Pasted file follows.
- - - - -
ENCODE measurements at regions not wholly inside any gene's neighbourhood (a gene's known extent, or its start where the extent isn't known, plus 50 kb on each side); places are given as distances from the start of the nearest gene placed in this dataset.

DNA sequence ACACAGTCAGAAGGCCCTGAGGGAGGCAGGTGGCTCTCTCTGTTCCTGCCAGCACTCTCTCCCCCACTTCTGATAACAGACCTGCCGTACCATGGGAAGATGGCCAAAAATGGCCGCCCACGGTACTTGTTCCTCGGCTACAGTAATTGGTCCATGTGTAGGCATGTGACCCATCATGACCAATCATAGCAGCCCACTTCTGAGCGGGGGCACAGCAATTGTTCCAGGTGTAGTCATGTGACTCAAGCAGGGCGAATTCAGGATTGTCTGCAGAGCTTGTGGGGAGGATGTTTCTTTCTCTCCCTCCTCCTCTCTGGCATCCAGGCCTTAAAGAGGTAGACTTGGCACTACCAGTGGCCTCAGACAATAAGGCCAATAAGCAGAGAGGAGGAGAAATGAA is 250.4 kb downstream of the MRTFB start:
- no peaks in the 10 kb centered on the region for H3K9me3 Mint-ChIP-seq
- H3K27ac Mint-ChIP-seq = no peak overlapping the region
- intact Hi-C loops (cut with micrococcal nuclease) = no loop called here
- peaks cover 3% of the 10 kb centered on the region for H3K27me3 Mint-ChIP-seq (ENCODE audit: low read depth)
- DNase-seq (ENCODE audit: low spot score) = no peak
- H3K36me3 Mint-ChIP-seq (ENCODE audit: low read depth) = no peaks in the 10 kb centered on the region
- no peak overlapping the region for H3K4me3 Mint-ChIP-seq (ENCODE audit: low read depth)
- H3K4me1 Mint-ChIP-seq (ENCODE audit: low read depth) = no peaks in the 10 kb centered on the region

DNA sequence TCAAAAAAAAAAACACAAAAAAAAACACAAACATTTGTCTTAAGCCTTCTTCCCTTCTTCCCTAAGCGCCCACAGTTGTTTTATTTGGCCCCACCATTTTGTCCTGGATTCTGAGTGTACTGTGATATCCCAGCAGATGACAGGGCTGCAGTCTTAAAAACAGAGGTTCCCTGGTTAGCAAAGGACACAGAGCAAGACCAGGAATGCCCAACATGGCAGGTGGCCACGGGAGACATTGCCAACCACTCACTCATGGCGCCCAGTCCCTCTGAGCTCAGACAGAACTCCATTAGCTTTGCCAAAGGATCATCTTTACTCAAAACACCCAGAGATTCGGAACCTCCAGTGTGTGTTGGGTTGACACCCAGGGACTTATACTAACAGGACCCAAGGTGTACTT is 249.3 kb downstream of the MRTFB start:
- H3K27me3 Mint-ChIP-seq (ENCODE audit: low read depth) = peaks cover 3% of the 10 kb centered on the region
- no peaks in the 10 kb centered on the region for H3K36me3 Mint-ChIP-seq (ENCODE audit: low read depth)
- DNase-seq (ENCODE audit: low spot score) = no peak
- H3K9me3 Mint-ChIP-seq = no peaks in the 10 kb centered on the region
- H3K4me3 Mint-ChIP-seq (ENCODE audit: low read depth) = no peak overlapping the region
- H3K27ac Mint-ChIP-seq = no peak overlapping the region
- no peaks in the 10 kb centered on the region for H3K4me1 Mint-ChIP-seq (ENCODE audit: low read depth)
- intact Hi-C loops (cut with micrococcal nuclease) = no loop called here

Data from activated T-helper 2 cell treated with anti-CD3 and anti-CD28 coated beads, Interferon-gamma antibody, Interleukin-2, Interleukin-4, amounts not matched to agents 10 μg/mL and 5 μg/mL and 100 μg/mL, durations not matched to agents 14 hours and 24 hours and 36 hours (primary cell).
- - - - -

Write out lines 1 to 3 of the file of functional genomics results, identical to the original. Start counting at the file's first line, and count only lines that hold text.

ENCODE measurements at regions not wholly inside any gene's neighbourhood (a gene's known extent, or its start where the extent isn't known, plus 50 kb on each side); places are given as distances from the start of the nearest gene placed in this dataset.

DNA sequence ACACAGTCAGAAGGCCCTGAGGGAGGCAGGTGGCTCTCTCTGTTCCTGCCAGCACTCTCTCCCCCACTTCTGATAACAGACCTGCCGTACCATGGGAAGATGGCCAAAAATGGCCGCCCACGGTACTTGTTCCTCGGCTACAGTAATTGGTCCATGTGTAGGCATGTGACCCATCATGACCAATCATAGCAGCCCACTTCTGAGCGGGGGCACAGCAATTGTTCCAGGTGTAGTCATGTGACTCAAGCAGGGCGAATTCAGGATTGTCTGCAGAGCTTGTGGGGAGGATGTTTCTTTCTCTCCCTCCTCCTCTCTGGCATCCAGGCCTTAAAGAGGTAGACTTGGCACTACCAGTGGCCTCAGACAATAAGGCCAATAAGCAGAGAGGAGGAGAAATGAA is 250.4 kb downstream of the MRTFB start:
- no peaks in the 10 kb centered on the region for H3K9me3 Mint-ChIP-seq